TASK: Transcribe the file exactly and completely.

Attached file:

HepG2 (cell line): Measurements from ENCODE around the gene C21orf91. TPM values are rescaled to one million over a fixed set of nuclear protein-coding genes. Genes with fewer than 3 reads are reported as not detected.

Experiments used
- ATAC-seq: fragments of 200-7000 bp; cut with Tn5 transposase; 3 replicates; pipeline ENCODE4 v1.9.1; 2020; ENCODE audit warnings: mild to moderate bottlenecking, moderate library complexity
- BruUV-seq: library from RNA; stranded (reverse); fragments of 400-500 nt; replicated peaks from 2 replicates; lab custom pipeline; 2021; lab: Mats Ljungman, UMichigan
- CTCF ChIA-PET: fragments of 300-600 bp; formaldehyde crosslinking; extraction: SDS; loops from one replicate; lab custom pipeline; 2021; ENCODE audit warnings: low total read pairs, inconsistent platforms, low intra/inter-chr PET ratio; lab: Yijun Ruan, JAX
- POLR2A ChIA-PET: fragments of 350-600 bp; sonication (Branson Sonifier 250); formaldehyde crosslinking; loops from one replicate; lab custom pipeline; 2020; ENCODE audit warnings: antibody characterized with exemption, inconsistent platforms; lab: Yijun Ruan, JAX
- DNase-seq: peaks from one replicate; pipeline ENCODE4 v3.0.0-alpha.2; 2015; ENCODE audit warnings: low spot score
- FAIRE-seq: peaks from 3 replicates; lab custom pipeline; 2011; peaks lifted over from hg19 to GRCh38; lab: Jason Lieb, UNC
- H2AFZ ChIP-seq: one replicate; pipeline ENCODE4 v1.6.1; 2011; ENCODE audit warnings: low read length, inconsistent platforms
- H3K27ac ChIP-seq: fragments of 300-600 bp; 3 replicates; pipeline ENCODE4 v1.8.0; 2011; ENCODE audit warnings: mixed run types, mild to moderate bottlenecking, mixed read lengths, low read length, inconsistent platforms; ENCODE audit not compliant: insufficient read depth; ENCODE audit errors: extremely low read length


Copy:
HepG2 (cell line): Measurements from ENCODE around the gene C21orf91. TPM values are rescaled to one million over a fixed set of nuclear protein-coding genes. Genes with fewer than 3 reads are reported as not detected.

Experiments used
- ATAC-seq: fragments of 200-7000 bp; cut with Tn5 transposase; 3 replicates; pipeline ENCODE4 v1.9.1; 2020; ENCODE audit warnings: mild to moderate bottlenecking, moderate library complexity
- BruUV-seq: library from RNA; stranded (reverse); fragments of 400-500 nt; replicated peaks from 2 replicates; lab custom pipeline; 2021; lab: Mats Ljungman, UMichigan
- CTCF ChIA-PET: fragments of 300-600 bp; formaldehyde crosslinking; extraction: SDS; loops from one replicate; lab custom pipeline; 2021; ENCODE audit warnings: low total read pairs, inconsistent platforms, low intra/inter-chr PET ratio; lab: Yijun Ruan, JAX
- POLR2A ChIA-PET: fragments of 350-600 bp; sonication (Branson Sonifier 250); formaldehyde crosslinking; loops from one replicate; lab custom pipeline; 2020; ENCODE audit warnings: antibody characterized with exemption, inconsistent platforms; lab: Yijun Ruan, JAX
- DNase-seq: peaks from one replicate; pipeline ENCODE4 v3.0.0-alpha.2; 2015; ENCODE audit warnings: low spot score
- FAIRE-seq: peaks from 3 replicates; lab custom pipeline; 2011; peaks lifted over from hg19 to GRCh38; lab: Jason Lieb, UNC
- H2AFZ ChIP-seq: one replicate; pipeline ENCODE4 v1.6.1; 2011; ENCODE audit warnings: low read length, inconsistent platforms
- H3K27ac ChIP-seq: fragments of 300-600 bp; 3 replicates; pipeline ENCODE4 v1.8.0; 2011; ENCODE audit warnings: mixed run types, mild to moderate bottlenecking, mixed read lengths, low read length, inconsistent platforms; ENCODE audit not compliant: insufficient read depth; ENCODE audit errors: extremely low read length